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Queen of (England's) Thames

Going into her freshman year at Stonington High School, Candice Webb had never rowed competitively and didn't know much about the sport.

That makes what Webb accomplished this season as a senior on the Drexel University women's crew team a different story completely, contributing to a page in Dragons' history.

Drexel's varsity eight won the Elite 8 championship and the Sports Council Cup on June 20 at the prestigious Henley Women's Regatta on England's Thames River. The Dragons were recently honored for that achievement in a celebration attended by Drexel president John Fry and U.S. congressman Patrick Kennedy.

Drexel became just one of four American schools to win the regatta, joining Yale, Brown and Radcliffe.

"I wanted to go somewhere that was far away, but close enough that I could still come home if I needed anything," Webb said of her decision to row at Drexel. "Philadelphia has always been a hub for rowing, so the area's history impacted my decision as well."

So Webb went to Drexel and almost immediately made an impact starting on the varsity squad as a sophomore, then rowing stroke as a junior. The person who rows stroke sits furthest to the stern (back) end of the boat to establish the rhythm and rate at which her teammates row. Along with the coxswain, who steers the boat, the stroke is one of the more important members of the crew.

In her first year rowing stroke, Webb led the Dragons to wins at the Bill Braxton and Frostbite Regattas, the Bergen Cup, and a berth in the grand finals and a fifth place finish at the Dad Vail Regatta, one of the biggest events in U.S. collegiate crew.

This season, as a senior, Webb helped bring Drexel to a second consecutive berth in the grand finals at the Dad Vail Regatta, where the Dragons took third place to claim their first medal since 2005.

After its strong showing at Dad Vails, Drexel was invited to compete in the Henley Women's Regatta, an offshoot of the Henley Royal Regatta, which was founded in 1839. The women's event has been conducted since 1988.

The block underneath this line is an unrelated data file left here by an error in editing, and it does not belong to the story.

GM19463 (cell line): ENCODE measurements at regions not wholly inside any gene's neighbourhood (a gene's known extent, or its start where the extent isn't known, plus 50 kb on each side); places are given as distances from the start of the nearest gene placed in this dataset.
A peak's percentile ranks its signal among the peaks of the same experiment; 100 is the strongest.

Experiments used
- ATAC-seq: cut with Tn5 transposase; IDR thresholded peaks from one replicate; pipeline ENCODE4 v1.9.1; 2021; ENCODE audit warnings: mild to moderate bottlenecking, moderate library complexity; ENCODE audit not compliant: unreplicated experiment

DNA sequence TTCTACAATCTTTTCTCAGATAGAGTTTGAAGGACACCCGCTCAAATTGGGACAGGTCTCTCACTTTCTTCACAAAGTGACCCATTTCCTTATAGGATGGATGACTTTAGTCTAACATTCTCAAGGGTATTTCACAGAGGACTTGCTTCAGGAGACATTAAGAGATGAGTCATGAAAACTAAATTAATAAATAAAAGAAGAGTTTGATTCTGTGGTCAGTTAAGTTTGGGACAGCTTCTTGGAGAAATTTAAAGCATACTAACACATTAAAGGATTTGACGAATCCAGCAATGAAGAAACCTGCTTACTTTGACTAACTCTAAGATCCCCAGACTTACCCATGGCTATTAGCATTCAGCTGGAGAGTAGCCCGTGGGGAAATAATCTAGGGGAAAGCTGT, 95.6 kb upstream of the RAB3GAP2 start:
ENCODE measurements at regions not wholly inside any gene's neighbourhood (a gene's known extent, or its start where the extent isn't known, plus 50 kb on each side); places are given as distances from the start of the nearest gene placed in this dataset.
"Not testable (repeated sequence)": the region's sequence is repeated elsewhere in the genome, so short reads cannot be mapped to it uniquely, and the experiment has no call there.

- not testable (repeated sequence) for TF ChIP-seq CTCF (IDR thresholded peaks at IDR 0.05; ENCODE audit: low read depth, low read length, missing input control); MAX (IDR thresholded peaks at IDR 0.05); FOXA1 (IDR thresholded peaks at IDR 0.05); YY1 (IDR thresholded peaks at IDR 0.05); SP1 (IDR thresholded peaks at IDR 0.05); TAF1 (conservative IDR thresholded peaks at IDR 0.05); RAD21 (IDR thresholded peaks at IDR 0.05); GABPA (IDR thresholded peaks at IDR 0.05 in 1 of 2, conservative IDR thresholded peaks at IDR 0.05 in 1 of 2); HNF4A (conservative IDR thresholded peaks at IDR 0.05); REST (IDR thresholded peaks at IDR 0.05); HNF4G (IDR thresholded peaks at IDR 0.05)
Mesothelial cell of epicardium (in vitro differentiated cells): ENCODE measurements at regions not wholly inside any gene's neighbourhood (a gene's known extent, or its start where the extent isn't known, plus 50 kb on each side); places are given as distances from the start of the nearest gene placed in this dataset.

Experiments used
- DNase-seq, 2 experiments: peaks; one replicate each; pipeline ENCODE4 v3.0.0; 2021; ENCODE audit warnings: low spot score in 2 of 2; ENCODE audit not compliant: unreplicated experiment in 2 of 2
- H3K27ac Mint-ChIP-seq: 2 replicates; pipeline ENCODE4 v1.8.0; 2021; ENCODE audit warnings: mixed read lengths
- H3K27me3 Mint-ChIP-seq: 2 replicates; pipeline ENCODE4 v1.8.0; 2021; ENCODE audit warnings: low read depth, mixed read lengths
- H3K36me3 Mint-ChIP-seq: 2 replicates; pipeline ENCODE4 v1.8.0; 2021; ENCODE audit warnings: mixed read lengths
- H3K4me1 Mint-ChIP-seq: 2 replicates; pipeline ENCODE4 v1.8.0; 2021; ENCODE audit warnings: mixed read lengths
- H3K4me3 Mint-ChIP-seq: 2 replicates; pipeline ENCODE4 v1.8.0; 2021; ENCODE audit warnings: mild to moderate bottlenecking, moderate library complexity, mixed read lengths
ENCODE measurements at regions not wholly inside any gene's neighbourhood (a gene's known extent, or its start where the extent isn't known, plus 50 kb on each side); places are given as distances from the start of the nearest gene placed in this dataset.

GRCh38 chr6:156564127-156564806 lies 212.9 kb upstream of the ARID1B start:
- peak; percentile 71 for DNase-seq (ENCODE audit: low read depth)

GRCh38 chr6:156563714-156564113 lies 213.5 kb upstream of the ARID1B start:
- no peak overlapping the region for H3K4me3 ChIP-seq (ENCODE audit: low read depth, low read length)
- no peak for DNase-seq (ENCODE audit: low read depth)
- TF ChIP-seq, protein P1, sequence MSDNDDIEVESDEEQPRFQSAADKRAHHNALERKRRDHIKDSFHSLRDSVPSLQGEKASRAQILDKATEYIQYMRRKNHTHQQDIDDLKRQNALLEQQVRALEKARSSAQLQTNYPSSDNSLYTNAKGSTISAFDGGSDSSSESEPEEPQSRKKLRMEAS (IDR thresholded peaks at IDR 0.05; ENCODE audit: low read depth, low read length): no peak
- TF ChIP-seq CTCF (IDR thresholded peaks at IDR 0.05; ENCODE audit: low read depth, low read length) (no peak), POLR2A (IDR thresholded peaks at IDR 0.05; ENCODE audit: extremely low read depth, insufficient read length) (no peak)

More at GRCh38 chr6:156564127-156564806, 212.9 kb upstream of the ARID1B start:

"Universities are only allowed to compete in the Henley once every four years, so it's a very big honor to be invited to it," Webb said. "We really wanted to go in there and impress everyone."

The road to gold at the Henley was not an easy one. In the semifinals, Drexel found itself racing a composite team of England's top rowers under the age of 23.

"They definitely had power and great technique, but they had only rowed together for a week," Webb said. "The fact that we had been rowing together all year, the chemistry that we had together, is what won it for us."

In the finals, Drexel was pitted against a familiar foe, Grand Valley State (Mich.), a school that finished eight seconds behind Drexel at the Dad Vail, and had won the Dad Vail the year before.

"I was pretty confident that we were going to win. We saw them at Dad Vails, and we had seen them in the past enough that I knew that we could beat them," Webb said.

Sure enough, Drexel beat Grand Valley by a boat and a half margin to claim the most prestigious title in Drexel crew history.

"It was extremely bittersweet. A lot of years of rowing, a lot of time and effort and a lot emotional and physical strain, but it was so fun and I was able to have so many amazing experiences that otherwise wouldn't have been possible," Webb said. "After all those years it was great to be a part of something so big and so wonderful."

Webb graduated this spring with a degree in graphic design and hopes to open her own event planning company. In her free time she hopes to help out with Stonington's crew program.

"I'd like to continue to row at the next level, with nationals, worlds and the Olympics, but I also want to help around the area," she said. "There are so many great opportunities on the Mystic River and I really want to help get people in the community more interested in rowing."


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